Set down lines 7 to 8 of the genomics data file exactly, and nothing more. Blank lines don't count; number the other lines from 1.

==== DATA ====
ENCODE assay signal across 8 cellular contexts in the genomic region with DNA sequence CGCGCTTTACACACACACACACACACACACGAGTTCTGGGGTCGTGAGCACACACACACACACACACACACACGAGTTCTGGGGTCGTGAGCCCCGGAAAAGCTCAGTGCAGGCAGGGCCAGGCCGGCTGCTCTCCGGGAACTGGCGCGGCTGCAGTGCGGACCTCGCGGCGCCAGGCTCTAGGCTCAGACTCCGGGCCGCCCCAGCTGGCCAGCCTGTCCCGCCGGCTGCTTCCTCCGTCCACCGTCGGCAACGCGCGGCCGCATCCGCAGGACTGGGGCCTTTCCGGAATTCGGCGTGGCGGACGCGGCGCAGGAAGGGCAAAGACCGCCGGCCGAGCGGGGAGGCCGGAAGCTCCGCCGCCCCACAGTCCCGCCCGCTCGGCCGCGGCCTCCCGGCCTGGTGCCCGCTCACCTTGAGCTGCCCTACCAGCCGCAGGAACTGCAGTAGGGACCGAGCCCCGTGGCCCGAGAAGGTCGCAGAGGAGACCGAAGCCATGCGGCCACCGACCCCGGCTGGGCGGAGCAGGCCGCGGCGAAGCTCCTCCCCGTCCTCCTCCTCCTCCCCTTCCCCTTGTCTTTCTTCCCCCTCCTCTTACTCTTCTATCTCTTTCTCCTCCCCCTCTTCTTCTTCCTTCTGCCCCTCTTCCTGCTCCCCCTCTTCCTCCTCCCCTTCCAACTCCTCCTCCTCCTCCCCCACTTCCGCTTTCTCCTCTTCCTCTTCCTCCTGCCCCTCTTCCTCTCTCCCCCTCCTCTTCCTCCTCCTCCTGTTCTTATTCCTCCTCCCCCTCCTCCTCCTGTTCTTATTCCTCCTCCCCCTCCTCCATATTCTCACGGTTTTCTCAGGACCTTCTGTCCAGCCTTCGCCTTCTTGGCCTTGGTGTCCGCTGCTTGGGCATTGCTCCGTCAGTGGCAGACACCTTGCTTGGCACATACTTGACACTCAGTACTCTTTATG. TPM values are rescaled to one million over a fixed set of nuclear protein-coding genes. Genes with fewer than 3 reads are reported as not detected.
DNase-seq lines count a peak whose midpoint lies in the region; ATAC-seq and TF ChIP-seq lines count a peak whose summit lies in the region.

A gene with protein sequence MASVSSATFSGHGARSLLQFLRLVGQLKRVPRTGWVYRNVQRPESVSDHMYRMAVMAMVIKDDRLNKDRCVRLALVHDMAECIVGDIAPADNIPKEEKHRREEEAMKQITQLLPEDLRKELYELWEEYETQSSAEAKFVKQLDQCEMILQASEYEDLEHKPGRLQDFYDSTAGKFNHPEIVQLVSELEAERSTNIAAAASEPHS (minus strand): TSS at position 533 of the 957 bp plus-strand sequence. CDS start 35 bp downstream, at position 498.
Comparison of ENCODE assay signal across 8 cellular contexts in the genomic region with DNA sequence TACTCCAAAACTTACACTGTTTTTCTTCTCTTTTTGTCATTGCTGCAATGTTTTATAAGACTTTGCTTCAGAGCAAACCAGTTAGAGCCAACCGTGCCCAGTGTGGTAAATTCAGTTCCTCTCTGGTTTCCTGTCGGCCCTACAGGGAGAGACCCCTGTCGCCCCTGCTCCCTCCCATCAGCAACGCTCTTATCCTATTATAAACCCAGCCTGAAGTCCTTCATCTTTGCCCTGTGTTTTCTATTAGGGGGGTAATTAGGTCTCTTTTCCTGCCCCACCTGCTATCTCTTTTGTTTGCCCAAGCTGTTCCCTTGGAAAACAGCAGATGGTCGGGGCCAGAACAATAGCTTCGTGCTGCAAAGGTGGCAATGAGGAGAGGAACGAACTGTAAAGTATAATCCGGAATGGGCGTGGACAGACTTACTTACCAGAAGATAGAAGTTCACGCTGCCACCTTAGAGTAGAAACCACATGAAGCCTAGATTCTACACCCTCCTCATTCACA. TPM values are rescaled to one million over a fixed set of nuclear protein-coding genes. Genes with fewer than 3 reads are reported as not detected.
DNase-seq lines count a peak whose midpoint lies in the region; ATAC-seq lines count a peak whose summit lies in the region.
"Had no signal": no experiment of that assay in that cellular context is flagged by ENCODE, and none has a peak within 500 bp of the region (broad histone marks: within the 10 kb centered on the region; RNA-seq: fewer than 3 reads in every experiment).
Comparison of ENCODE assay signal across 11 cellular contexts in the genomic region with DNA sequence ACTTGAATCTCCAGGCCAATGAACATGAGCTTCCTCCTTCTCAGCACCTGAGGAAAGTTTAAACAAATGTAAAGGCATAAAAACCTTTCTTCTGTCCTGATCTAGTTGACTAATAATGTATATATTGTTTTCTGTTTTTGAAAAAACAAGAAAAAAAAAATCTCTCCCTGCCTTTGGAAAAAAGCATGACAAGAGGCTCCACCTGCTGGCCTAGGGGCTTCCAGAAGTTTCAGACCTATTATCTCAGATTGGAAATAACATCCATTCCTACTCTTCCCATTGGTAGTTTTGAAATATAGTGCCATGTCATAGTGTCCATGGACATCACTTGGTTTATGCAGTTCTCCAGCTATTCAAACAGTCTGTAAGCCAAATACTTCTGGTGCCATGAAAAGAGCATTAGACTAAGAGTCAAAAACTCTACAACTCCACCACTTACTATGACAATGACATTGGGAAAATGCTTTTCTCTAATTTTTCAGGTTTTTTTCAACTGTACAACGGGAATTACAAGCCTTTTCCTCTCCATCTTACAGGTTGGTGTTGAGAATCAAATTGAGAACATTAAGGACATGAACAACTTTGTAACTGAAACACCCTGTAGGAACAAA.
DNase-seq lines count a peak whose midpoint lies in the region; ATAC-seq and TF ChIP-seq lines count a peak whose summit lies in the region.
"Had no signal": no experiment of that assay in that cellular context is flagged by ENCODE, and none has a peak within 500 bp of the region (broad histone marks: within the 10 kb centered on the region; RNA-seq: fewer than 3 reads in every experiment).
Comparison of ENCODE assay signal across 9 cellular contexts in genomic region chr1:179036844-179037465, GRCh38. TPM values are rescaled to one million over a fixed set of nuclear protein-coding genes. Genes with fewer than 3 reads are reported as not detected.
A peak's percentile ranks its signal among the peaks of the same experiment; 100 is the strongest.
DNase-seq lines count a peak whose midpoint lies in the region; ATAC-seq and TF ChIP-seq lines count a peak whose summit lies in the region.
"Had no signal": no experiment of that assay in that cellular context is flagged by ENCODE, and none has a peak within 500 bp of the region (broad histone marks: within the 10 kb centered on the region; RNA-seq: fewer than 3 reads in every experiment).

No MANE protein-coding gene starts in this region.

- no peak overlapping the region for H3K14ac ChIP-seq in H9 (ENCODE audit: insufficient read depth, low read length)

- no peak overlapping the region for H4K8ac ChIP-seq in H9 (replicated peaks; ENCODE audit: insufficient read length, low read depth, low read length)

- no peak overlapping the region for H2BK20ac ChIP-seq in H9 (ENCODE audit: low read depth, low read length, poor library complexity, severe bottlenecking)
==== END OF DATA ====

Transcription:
Comparison of ENCODE assay signal across 11 cellular contexts in the genomic region with DNA sequence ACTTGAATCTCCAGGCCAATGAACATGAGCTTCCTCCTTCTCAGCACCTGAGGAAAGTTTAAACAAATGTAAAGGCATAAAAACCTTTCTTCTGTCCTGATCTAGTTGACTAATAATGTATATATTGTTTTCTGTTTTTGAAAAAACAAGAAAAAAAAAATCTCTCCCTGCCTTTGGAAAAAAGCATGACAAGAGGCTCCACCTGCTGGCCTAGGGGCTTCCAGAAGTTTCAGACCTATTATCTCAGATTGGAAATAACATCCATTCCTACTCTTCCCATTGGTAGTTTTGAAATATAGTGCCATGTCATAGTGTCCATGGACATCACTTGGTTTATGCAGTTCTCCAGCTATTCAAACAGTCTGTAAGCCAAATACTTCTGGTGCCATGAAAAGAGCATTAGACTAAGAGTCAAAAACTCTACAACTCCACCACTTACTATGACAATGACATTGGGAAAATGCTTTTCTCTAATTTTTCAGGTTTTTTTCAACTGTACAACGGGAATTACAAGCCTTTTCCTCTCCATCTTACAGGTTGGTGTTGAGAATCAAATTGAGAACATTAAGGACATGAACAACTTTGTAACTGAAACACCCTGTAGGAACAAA.
DNase-seq lines count a peak whose midpoint lies in the region; ATAC-seq and TF ChIP-seq lines count a peak whose summit lies in the region.